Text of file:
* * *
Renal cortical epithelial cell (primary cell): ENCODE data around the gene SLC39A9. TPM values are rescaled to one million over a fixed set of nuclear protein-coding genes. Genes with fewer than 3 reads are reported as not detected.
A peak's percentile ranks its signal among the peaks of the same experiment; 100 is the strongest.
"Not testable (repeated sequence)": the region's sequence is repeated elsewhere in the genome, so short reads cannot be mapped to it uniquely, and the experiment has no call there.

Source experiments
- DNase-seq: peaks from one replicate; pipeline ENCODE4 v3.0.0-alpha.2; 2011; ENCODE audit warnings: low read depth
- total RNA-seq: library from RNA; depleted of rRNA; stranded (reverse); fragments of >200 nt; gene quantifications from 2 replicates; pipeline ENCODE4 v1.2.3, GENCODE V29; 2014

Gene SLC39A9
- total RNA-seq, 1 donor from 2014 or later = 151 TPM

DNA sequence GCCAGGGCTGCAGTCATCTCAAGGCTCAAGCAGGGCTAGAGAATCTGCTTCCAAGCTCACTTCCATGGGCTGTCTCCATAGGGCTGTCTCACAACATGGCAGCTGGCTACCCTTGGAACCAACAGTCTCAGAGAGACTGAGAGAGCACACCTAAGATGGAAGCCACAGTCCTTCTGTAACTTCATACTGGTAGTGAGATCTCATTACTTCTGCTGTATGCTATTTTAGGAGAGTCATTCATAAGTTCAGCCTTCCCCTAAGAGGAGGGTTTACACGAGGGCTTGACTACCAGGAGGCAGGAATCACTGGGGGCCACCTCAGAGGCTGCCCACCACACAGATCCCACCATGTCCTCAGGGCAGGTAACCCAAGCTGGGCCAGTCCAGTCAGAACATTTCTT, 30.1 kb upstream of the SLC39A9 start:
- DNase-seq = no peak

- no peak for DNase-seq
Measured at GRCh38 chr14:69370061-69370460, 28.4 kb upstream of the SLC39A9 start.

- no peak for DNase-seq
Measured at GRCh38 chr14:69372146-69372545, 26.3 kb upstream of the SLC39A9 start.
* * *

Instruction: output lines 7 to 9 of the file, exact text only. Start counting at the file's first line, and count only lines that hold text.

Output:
Gene SLC39A9
- total RNA-seq, 1 donor from 2014 or later = 151 TPM

DNA sequence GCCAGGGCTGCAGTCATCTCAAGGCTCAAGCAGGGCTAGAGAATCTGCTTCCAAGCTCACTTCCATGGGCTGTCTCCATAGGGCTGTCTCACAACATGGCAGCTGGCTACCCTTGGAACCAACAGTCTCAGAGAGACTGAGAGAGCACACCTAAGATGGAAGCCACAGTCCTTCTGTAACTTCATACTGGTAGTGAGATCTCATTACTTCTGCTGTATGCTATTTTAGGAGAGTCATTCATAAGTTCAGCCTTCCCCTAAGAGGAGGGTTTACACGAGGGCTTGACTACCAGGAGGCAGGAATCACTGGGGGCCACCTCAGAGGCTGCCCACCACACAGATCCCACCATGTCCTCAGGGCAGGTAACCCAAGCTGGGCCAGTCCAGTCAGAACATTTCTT, 30.1 kb upstream of the SLC39A9 start: